BikeSplaining Road Safety for Drivers
September 13, 2015
I’ve noticed that car drivers on the internet often think they are qualified to lecture “cyclists” on how to be safe. This is ludicrous, given that the average driver is 10 to 20 times as likely to kill a pedestrian as the average cyclist, with a similar ratio for serious injury, and the cyclists are mostly car-owning licensed drivers anyway. “But cyclists break traffic laws”. Number one, they only do so about as often as drivers – people are people, we all make mistakes and take shortcuts, and we all also overlook the faults of our own tribe and are hypersensitive to those of “the other” – and number two, if you really think that cyclists DO break laws at some unusually high rate, then that means that laws have not much at all to do with true road safety. Recall that bikes are 10 to 20 times less likely to kill or seriously injure pedestrians than cars – that’s safety.
So, if cyclists don’t obey laws, what do they do that makes them so much safer? And wouldn’t it be great if drivers knew about this, so they could do these things too, and be much more socially responsible? I’m sure they’d really like to know, so I will BikeSplain safety for them:
- around bikes and peds, 20mph is plenty. Not 21. 20. And in general, never build up speed you don’t need; if the light is red, why not coast as soon as you see the red, instead of going fast and then braking at the last moment. Speeding-then-braking is a waste of energy and poses unnecessary risk to others.
- do not use a larger vehicle than necessary for the errand. 100lbs (a large cargo bike) is adequate for 3 kids, groceries, etc, if you’re only traveling a few miles. This holds true even when choosing one car over another, if you have a long or hilly errand, or if you are handicapped in some way; an SUV is over 3 times more likely to kill someone else than a regular-sized car.
- windows down, stereo off. You need to be able to hear what’s going on around you. With the window up and stereo on you’re effectively deaf, and you’re certainly less able to hear than a cyclist using earbuds (yes, someone has tested this).
- if you’ve been drinking, it’s good to always pass a small challenge of coordination before embarking on a journey to be sure that you’re sober enough to drive a car. For example, if you cannot keep a bicycle upright for more than a block or two, you are surely too drunk to drive. So if you’ve been drinking, even a little, be sure to ride a bike first as a test to see if you’re sober enough to drive.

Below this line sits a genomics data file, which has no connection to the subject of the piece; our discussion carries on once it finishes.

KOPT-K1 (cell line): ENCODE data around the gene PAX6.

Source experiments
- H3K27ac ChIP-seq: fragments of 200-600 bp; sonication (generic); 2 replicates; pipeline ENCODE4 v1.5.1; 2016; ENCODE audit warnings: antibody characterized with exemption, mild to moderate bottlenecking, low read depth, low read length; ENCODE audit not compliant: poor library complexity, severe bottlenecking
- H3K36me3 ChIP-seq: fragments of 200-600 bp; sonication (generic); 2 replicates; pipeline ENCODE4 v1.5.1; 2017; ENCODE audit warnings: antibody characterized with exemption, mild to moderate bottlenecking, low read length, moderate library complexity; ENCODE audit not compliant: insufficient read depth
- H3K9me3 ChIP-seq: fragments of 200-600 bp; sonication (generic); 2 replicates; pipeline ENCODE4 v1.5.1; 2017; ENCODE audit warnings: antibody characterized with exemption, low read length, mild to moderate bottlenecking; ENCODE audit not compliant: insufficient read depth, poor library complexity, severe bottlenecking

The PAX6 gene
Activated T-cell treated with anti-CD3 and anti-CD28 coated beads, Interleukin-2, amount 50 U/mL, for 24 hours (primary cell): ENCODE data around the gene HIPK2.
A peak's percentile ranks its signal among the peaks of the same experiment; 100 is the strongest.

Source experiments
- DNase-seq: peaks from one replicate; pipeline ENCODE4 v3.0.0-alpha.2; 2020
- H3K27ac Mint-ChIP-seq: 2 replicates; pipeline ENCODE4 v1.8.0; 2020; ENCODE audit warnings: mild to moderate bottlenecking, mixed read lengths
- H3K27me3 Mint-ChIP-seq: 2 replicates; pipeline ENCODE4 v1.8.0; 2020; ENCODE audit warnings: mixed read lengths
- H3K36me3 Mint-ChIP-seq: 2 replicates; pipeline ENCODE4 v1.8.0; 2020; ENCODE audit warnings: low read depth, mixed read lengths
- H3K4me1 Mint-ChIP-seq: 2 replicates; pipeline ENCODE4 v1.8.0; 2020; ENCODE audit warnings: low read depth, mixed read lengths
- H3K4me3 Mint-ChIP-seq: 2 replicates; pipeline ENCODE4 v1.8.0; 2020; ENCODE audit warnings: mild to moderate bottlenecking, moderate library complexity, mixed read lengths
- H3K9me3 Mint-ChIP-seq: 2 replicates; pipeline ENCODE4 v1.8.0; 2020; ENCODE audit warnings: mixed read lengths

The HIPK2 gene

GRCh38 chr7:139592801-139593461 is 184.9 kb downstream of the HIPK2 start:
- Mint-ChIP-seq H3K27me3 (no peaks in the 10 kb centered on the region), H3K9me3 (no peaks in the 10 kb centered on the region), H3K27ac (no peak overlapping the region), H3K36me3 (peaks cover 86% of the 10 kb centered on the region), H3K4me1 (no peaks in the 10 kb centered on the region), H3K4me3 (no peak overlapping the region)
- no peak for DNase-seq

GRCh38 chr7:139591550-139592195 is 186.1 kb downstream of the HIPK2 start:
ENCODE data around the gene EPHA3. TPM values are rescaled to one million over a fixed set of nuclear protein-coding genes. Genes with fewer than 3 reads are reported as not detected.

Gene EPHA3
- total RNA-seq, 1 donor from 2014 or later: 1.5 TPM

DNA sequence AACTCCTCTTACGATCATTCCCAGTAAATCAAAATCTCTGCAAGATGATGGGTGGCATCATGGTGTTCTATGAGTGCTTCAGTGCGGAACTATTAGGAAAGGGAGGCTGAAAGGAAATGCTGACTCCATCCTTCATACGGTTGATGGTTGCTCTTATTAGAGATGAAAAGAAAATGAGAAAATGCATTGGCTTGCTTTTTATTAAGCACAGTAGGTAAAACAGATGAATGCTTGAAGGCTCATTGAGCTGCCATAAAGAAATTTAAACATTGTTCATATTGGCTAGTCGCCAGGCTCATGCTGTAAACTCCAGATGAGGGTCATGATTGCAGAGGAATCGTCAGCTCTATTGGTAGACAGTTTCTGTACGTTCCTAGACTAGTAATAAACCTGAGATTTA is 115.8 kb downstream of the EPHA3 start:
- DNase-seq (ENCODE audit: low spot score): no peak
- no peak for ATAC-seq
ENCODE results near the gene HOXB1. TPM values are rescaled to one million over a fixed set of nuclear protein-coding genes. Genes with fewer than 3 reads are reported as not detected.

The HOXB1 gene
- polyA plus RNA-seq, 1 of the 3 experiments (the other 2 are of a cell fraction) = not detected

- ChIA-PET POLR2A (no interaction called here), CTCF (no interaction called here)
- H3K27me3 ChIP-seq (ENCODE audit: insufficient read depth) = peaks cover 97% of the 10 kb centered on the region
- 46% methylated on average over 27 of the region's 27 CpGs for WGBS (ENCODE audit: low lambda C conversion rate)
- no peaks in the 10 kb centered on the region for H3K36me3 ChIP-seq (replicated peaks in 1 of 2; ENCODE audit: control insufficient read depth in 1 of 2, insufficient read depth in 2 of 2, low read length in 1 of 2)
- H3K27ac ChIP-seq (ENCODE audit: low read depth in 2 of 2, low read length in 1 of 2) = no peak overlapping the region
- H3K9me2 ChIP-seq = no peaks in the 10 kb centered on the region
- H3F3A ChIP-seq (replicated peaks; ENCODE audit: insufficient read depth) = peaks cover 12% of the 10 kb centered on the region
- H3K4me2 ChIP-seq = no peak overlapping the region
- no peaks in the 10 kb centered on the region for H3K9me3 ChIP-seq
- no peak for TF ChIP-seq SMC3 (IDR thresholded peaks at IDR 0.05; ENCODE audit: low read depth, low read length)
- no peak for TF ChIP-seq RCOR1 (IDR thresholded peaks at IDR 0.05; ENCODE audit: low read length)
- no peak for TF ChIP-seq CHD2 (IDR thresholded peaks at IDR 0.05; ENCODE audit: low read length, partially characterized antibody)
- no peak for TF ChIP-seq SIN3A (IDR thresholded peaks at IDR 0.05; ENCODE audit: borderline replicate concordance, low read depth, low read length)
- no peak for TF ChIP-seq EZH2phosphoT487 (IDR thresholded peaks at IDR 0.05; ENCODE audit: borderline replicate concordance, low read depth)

Almost every cyclist on the road obeys the rules above, and that’s the main reason why they’re so much safer than drivers. The one exception is people who are training to race – they often travel faster than 20mph and are less safe for pedestrians, but fortunately they are a small minority of urban cyclists.
Many cyclists follow additional safety rules to obtain even more safety. I use these rules myself, and I’ve seen other people do the same:
- never use your horn or bell. Use your brakes instead. Think about all the stuff that has to go right for your horn to make things safer, versus the certainty that you see something going wrong and could start slowing down right away to either prevent it or mitigate it. With the windows down and stereo off, you might be able to even talk to the people around you.
- if you can imagine a potential crash, act to reduce its risk and/or mitigate it if it occurs. No free pass just because you think the other guy is breaking a law. How sure are you about traffic laws? And so what if they are breaking the law, is dead an appropriate outcome? Is that guy with the leaf blower going to stumble backwards into the road? If you see a teenaged boy on a bicycle or driving a car, what are the odds he might do something irresponsible? Drive as if that might happen, and be prepared to keep it from causing a crash.
- reduce speed limit by 5mph for each child/dog (up to 3) near your path, i.e., 15, 10, 5. It’s unlikely that you can keep track of 3 unpredictable moving objects at once, and even trying will distract you from everything else you should be watching. So slow down, to give yourself more time and to mitigate the harm of any crash that might occur.
In the spirit of “Same Roads, Same Rules”, I think these are good rules for everyone to follow, both in cars and on bikes.